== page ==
As a result, an overwhelming number of companies began publishing their formerly hard copy catalogs, manuals, folders, and other publications in PDF format. On top of saving an unimaginable quantity of paper, contributing to the environment, updating became much easier and faster.
However it isn’t that simple. Such publications are usually developed using DTP (= DeskTop Publishing) software, typically PageMaker, InDesign, FrameMaker, QuarkXpress, and others. Exception to PageMaker and InDesign, which are “father & son”, mastering each of them requires a fresh learning approach; i.e. each one is a novelty for the user of another DTP package. Were that not enough, the files each one generates use its proprietary format, incompatible with the others. None of the few converters available between them works well. What they all have in common is the ability to generate PDF files.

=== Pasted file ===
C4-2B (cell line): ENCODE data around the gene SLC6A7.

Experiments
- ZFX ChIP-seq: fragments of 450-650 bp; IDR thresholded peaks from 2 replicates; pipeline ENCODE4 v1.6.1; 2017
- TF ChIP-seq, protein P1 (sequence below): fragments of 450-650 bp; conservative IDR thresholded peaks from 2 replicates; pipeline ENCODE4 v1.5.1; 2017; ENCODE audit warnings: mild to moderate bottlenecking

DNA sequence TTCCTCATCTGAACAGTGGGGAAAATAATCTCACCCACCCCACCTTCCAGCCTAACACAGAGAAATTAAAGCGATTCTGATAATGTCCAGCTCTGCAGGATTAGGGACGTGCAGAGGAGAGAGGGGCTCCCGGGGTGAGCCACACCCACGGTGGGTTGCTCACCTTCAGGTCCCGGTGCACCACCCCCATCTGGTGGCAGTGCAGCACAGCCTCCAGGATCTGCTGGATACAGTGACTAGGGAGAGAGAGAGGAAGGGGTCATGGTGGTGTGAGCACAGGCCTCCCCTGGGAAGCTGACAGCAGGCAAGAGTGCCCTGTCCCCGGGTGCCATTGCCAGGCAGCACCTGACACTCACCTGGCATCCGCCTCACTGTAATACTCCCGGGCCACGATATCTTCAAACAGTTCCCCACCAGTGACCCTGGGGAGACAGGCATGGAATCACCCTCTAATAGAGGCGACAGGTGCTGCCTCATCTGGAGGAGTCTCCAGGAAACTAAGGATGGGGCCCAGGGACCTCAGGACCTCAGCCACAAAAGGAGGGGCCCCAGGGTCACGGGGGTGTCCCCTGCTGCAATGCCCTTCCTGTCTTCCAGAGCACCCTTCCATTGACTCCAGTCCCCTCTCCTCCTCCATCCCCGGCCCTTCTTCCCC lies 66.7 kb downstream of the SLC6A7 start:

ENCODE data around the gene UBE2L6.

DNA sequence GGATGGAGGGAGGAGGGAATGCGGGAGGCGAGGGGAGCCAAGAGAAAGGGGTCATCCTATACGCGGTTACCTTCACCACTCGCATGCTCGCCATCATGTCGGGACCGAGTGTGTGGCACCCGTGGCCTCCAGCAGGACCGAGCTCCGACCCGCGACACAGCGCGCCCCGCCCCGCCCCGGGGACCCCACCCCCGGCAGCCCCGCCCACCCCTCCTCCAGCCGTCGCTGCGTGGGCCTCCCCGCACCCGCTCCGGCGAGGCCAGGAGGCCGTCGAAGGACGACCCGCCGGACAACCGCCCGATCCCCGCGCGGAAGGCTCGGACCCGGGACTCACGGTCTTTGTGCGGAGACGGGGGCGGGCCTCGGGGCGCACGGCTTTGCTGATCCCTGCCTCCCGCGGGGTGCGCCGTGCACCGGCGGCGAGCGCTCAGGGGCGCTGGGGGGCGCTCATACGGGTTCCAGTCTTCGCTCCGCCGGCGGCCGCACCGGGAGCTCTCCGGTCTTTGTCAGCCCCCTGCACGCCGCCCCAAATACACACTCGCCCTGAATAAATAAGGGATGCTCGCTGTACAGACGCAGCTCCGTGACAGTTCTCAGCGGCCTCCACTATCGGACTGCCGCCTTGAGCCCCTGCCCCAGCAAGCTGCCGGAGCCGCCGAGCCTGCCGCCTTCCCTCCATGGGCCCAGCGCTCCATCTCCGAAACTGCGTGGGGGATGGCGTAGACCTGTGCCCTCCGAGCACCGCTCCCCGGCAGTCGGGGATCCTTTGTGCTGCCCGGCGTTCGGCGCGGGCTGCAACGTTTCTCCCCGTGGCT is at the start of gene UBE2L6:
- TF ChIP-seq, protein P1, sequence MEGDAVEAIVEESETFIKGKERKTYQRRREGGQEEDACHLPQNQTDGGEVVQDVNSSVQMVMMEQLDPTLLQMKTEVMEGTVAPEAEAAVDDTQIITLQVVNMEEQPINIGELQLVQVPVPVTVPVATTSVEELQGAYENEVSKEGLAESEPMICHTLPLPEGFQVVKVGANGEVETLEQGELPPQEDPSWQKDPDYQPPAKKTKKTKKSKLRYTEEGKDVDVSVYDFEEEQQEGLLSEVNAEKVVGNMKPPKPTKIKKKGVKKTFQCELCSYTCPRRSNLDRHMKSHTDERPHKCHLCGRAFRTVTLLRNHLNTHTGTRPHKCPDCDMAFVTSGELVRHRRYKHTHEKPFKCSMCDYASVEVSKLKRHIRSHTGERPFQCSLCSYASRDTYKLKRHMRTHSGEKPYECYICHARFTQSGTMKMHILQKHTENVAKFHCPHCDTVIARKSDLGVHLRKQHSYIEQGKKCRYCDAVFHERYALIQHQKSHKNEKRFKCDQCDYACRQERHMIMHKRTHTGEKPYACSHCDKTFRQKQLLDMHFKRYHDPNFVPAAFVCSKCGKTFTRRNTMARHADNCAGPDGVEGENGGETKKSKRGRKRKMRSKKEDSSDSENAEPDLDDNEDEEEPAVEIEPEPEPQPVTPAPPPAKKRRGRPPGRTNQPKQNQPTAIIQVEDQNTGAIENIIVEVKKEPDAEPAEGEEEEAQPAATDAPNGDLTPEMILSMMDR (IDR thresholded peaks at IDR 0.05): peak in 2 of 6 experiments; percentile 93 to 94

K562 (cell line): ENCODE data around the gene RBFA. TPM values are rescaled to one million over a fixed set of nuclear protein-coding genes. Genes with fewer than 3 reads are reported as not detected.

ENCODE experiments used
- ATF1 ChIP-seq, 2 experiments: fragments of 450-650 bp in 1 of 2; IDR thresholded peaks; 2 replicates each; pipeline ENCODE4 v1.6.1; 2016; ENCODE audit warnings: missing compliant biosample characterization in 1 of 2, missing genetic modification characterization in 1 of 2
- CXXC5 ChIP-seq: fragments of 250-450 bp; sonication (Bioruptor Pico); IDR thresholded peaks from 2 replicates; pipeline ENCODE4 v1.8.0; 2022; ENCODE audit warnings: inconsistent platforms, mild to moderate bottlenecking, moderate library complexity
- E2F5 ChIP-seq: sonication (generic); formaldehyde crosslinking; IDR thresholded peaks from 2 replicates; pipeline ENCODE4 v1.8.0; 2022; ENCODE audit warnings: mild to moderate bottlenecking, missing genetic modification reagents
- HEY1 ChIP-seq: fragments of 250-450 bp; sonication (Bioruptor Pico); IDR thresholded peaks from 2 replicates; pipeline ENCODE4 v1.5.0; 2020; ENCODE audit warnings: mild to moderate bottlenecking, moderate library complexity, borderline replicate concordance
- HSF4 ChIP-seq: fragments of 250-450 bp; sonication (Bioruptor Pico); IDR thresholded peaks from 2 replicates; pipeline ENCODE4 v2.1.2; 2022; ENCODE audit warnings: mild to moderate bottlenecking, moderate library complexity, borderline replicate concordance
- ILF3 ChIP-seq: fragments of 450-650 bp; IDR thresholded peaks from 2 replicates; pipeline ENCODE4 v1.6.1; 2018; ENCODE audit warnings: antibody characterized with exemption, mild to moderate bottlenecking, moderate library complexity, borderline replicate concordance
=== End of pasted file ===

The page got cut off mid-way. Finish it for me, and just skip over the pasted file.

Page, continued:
It is worth noting that, from the translation standpoint (and others as well), there are two types of PDF files. One is the “software-generated”, or “distilled” (as Adobe names it), which is editable, therefore translatable. The other one is scanned, where a printed page is converted into a graphic. To make it crystal clear, the letter “O” in a generated PDF is a letter “O” with certain features (font, size, bold, italic, underlined, etc.). In a scanned PDF, the letter O is simply a circle or an oval somewhere in a drawing that takes up the entire page.
The conventional process for translating such publications is complex. Let’s call the Desktop Publisher a DTPer, for short. I am both a translator and a DTPer, however in the second activity I’m limited to using PageMaker.
Generally, the traditional process comprises the following steps:
DTPer extracts the text from the original file and sends it to the Translator as a table, to know what original segment corresponds to what piece of the translation.